Your teaching matters!

Check this out — something good about church kids from the newspaper!

In the past several years more than a few professors . . . have noticed an occasional bright light shining out from the dull, party-going, anti-intellectual masses who stare back at them from class to class. … Young religious people have been made to think seriously and speak publicly about Big Questions from a young age. They do believe in a reality “out there” that can be studied and apprehended.

There’s more . . .

Not only does religion concentrate the mind and help young people to think about moral questions, it also leads to positive social outcomes. Religious young people are more likely to give to charity, do volunteer work and become involved with social institutions (even nonreligious ones). They are less likely to smoke, drink, and use drugs. They . . . are less likely to feel depressed or to be overweight. They are less concerned with material possessions and more likely to go to college.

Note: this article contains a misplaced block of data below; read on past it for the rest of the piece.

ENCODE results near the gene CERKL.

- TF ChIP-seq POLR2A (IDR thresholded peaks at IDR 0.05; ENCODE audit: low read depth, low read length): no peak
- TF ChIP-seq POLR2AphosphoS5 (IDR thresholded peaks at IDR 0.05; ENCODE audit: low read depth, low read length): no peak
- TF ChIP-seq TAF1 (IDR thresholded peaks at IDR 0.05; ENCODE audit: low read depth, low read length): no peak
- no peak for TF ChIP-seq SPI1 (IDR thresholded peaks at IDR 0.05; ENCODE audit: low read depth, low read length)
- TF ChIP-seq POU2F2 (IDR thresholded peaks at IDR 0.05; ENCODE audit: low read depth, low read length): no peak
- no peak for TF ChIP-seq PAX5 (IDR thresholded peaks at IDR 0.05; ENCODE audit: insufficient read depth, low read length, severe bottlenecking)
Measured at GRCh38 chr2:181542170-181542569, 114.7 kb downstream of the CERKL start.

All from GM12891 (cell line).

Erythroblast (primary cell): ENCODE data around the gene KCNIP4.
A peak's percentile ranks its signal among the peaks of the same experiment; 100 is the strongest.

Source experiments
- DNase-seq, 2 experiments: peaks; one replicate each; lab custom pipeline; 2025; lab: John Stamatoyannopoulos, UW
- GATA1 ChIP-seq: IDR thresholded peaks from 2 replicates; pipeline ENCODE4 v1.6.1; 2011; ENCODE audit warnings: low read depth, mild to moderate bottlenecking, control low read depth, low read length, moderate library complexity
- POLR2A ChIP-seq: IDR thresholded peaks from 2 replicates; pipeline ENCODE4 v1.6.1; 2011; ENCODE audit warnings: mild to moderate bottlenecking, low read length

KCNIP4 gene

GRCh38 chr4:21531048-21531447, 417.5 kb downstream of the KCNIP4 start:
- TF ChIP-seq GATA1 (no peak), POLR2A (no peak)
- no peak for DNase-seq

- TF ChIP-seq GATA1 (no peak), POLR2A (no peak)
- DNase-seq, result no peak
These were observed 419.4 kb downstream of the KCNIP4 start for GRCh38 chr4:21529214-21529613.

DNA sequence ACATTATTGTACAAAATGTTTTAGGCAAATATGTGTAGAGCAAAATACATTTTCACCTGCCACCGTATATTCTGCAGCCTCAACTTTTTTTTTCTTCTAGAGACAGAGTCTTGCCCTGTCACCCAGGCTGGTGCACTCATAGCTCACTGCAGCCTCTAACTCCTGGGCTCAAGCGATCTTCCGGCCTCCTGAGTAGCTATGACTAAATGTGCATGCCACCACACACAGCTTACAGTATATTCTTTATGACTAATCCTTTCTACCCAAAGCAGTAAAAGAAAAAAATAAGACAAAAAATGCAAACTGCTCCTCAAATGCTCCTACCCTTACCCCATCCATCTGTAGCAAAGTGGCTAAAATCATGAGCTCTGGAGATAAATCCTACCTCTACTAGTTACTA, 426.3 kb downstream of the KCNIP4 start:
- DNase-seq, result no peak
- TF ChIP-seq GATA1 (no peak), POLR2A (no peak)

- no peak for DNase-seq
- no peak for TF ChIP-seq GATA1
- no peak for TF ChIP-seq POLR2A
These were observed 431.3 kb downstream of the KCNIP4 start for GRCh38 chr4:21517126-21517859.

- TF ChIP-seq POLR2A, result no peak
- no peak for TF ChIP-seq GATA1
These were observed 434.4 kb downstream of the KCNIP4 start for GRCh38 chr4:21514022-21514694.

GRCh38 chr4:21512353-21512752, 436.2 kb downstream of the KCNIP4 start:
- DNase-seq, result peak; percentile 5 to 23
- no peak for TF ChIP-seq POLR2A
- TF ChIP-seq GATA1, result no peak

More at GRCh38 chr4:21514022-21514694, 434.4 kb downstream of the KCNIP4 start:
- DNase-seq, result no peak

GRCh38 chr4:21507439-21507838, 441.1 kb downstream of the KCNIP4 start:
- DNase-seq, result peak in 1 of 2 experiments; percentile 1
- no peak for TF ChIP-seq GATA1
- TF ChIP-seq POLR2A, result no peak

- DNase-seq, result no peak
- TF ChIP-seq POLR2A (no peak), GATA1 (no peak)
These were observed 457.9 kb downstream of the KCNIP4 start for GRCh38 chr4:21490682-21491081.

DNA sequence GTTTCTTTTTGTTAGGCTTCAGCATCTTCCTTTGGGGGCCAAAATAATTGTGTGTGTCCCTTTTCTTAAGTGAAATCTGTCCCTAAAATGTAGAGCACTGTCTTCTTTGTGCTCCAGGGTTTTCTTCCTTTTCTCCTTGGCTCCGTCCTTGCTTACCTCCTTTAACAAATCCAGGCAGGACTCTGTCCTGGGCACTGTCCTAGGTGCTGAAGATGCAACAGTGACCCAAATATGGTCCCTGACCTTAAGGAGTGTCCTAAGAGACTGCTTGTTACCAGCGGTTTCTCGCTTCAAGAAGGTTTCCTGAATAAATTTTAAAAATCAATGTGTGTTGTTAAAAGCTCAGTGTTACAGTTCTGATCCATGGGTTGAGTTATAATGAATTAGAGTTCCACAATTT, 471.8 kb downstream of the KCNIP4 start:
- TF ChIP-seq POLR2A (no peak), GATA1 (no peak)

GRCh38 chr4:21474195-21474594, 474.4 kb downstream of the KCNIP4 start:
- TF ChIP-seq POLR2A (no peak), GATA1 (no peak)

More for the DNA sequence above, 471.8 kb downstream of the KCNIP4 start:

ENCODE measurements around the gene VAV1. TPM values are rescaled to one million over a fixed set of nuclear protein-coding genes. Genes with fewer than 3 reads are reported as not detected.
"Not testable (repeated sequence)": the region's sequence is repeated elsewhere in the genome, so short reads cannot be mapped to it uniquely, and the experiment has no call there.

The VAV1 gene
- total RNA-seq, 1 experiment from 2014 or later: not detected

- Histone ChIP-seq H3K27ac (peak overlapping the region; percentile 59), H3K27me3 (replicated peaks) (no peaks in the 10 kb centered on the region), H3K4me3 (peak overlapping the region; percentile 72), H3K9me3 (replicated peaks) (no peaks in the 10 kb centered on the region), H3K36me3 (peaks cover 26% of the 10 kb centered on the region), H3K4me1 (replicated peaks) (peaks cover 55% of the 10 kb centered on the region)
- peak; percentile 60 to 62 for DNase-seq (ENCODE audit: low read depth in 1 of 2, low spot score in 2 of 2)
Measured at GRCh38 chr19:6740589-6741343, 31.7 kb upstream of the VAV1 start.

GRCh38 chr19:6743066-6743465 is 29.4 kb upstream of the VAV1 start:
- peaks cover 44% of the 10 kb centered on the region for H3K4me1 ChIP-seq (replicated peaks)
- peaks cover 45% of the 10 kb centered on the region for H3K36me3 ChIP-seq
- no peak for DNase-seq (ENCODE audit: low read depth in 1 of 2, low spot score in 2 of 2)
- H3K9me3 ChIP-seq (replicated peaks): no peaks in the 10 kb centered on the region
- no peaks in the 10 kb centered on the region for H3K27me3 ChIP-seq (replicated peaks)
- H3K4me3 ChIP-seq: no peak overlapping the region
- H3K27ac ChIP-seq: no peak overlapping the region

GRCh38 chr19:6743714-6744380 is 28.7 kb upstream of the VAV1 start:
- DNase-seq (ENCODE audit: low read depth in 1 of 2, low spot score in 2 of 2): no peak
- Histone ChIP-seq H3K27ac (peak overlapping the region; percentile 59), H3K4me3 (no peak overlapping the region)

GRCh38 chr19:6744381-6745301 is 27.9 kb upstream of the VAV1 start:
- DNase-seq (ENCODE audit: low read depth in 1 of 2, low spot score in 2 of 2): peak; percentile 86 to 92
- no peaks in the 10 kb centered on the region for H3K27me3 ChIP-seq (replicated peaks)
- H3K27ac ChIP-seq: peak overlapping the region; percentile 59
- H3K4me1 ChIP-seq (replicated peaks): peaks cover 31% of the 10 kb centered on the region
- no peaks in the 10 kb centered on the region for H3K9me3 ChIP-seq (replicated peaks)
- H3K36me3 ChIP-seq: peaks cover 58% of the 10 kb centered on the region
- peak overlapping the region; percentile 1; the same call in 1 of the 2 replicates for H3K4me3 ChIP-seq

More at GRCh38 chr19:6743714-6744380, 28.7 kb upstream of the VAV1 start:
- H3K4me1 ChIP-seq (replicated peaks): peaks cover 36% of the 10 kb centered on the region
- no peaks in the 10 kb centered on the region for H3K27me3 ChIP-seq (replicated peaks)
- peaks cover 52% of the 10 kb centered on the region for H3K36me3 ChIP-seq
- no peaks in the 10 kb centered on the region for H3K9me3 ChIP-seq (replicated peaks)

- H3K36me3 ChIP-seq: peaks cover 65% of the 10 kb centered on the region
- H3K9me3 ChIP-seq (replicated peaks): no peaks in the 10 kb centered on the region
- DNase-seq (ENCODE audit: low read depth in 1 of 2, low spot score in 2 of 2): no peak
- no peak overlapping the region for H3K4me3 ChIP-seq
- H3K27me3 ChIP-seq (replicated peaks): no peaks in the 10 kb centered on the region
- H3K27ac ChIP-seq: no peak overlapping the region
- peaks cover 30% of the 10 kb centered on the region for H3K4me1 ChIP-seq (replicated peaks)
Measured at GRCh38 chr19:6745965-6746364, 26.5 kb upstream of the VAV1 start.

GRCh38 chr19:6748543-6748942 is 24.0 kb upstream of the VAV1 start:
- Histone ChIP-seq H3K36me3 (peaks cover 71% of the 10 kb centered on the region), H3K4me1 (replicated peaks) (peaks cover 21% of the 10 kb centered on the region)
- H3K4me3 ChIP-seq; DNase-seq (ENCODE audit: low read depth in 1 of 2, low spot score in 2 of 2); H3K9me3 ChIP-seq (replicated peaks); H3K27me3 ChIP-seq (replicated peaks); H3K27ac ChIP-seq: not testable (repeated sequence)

And still more . . .

Religious parents often shirk their duties . . . perhaps believing the “cultural myth” that they have no influence over their children once they hit puberty. Mr. Smith [the author] has found, to the contrary, that when it comes to religious faith and practice, “who and what parents were and are” is more likely to “stick” with emerging adults than the beliefs and habits of their teenage friends.

All this, excerpted from a recent review in the Wall Street Journal of Souls in Transition, points to the things we do — both as youthworkers and as parents — as making a noticeable difference. Keep up the good work!

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